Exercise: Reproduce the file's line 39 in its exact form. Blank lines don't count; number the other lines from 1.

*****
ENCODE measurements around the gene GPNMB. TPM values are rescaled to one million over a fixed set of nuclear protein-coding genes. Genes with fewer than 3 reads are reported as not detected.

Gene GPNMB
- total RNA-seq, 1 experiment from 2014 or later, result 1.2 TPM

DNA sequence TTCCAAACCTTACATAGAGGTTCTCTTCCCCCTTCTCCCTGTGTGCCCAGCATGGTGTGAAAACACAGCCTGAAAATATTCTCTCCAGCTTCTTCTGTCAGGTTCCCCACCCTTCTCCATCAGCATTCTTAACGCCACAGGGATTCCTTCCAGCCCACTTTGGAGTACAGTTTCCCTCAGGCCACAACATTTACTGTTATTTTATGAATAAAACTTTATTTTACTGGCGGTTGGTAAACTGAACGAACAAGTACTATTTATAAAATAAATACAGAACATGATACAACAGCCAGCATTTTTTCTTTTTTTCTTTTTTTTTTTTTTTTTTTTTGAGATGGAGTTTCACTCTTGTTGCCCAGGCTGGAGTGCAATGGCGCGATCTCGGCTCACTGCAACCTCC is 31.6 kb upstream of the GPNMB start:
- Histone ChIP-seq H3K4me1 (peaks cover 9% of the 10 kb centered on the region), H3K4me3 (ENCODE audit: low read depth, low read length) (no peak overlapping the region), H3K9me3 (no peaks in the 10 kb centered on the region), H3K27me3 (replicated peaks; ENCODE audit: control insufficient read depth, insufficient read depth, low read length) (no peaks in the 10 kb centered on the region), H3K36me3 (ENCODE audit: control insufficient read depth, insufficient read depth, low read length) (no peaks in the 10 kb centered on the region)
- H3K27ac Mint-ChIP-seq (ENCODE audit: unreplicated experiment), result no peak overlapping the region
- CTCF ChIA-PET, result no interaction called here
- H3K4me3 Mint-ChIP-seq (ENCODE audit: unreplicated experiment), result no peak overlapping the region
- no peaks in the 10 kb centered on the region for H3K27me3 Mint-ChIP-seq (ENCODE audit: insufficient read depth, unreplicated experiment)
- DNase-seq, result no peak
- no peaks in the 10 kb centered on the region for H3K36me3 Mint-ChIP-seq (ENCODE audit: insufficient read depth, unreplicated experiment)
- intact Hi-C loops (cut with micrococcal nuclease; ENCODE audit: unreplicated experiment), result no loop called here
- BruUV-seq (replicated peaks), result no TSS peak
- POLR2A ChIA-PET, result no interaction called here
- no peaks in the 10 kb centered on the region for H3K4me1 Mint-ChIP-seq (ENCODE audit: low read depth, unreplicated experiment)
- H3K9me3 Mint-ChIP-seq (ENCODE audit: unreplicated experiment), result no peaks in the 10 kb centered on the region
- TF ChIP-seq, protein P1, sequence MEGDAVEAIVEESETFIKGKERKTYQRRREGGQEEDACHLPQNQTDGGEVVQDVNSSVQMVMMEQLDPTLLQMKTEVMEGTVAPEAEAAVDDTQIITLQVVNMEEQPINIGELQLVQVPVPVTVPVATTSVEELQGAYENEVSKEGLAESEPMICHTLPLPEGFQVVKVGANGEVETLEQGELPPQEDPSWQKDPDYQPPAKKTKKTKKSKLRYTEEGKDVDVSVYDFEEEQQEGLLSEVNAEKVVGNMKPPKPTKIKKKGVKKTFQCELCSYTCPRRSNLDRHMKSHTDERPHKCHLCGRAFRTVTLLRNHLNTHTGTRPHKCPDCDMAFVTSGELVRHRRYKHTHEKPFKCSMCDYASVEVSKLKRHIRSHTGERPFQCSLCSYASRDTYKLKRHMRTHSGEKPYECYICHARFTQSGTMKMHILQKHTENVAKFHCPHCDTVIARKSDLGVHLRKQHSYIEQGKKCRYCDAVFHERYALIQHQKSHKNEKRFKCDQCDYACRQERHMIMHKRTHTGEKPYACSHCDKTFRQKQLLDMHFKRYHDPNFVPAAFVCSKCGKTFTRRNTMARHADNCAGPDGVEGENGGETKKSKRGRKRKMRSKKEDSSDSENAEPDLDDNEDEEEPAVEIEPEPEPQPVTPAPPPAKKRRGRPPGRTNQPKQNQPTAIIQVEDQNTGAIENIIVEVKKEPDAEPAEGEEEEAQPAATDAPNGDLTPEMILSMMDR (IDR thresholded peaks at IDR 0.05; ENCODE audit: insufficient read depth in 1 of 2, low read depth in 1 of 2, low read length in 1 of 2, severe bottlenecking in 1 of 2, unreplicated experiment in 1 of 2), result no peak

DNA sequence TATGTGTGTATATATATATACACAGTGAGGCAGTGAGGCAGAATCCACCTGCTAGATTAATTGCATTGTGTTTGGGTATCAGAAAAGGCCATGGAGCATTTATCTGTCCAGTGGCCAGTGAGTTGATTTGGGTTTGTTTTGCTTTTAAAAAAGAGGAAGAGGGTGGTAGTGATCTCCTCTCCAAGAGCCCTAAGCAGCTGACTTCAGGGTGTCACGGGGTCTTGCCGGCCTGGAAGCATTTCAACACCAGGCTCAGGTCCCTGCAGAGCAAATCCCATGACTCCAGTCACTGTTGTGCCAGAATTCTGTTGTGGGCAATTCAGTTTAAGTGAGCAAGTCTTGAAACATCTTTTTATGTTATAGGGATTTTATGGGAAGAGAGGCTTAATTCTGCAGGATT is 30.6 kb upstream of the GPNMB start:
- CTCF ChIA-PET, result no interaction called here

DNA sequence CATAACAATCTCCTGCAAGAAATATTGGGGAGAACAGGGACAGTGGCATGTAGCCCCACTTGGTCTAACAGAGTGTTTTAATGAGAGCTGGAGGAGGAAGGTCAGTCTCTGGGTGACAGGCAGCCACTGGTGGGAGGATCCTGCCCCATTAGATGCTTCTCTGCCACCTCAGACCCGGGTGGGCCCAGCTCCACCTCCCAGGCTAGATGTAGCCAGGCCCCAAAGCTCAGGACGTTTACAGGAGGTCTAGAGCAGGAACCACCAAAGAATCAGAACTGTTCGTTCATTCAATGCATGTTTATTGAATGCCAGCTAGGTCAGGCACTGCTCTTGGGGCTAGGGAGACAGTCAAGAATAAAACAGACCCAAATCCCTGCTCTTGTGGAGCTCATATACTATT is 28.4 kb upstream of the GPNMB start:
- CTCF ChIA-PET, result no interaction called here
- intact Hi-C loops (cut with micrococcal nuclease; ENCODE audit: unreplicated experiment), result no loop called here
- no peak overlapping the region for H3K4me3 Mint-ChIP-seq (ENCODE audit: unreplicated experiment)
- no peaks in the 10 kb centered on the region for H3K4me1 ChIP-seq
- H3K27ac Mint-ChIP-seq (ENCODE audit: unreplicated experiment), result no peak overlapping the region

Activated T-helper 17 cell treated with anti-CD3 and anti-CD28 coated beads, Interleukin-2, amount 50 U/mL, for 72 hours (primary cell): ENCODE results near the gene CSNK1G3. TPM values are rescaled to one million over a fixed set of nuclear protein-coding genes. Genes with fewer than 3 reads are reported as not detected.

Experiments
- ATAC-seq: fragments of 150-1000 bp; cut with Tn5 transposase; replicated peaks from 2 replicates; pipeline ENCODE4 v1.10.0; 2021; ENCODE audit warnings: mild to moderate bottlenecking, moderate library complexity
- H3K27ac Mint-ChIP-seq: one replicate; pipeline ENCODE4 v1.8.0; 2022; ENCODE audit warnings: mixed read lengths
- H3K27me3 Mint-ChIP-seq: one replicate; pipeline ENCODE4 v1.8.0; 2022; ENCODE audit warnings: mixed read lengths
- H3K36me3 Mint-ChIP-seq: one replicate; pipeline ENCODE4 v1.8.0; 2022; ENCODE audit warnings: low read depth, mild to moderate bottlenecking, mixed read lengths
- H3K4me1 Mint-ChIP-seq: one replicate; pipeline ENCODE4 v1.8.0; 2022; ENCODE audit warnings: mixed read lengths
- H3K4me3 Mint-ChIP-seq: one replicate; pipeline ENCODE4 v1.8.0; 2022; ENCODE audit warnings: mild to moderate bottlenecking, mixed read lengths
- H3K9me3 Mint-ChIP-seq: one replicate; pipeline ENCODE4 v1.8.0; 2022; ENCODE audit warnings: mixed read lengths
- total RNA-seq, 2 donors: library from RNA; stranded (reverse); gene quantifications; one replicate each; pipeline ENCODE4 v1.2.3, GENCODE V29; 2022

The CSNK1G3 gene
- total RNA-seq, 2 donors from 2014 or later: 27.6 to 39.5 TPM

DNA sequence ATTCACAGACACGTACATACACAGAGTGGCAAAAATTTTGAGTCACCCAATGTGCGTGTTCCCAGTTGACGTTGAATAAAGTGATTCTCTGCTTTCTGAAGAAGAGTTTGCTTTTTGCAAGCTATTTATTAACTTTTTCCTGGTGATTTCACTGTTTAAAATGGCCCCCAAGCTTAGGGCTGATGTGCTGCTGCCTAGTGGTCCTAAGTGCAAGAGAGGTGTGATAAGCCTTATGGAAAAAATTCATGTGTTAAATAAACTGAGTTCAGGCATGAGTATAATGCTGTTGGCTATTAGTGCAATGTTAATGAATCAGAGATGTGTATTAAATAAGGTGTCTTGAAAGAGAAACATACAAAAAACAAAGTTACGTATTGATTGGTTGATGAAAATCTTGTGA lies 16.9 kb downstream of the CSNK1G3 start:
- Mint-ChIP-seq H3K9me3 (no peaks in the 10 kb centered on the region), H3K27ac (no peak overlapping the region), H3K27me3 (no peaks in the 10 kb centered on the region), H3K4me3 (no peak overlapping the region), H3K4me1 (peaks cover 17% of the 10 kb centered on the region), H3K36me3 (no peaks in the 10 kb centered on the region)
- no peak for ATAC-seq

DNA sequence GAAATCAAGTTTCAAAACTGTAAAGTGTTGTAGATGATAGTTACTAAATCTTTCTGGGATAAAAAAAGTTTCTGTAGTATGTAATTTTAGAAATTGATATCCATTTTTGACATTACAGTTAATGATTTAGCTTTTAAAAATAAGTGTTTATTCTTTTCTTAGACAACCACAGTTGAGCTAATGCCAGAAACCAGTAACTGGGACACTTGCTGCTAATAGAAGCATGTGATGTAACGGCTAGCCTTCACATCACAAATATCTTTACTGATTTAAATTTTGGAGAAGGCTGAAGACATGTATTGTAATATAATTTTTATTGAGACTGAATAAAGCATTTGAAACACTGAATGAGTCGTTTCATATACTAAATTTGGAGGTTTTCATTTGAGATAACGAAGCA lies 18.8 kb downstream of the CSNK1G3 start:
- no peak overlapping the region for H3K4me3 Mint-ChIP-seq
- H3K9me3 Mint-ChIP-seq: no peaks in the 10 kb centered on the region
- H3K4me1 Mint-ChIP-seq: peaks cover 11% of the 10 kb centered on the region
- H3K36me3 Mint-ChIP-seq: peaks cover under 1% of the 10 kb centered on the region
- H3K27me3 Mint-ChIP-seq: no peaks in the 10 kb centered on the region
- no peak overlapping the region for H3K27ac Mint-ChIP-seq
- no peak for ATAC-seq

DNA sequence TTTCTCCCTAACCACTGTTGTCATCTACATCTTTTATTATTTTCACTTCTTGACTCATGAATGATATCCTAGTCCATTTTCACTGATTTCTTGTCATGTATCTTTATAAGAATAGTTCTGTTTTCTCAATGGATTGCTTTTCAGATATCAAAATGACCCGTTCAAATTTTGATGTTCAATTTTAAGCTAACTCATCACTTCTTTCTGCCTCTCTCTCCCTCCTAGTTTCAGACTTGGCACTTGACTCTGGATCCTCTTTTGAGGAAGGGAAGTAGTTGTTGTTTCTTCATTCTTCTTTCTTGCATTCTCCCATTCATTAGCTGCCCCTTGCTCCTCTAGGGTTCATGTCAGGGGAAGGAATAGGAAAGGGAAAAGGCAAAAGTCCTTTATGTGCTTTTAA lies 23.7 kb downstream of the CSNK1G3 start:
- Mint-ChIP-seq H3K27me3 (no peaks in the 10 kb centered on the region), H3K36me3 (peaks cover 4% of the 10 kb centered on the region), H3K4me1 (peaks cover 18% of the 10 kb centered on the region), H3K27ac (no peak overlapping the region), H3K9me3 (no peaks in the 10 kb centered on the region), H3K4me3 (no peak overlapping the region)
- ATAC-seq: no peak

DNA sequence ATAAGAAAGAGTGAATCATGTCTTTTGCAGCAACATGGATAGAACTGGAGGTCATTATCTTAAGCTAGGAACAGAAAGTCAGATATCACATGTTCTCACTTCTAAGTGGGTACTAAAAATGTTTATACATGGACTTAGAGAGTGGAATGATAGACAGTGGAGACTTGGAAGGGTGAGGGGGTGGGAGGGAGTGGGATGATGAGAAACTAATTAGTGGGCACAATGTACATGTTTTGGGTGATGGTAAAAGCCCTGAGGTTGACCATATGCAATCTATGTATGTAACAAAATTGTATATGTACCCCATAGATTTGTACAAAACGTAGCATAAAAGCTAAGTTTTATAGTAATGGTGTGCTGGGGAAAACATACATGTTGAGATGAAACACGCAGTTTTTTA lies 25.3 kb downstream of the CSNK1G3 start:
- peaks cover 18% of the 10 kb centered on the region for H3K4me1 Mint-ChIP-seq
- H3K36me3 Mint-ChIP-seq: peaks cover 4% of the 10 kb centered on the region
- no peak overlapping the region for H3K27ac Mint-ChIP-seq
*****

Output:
- Mint-ChIP-seq H3K9me3 (no peaks in the 10 kb centered on the region), H3K27ac (no peak overlapping the region), H3K27me3 (no peaks in the 10 kb centered on the region), H3K4me3 (no peak overlapping the region), H3K4me1 (peaks cover 17% of the 10 kb centered on the region), H3K36me3 (no peaks in the 10 kb centered on the region)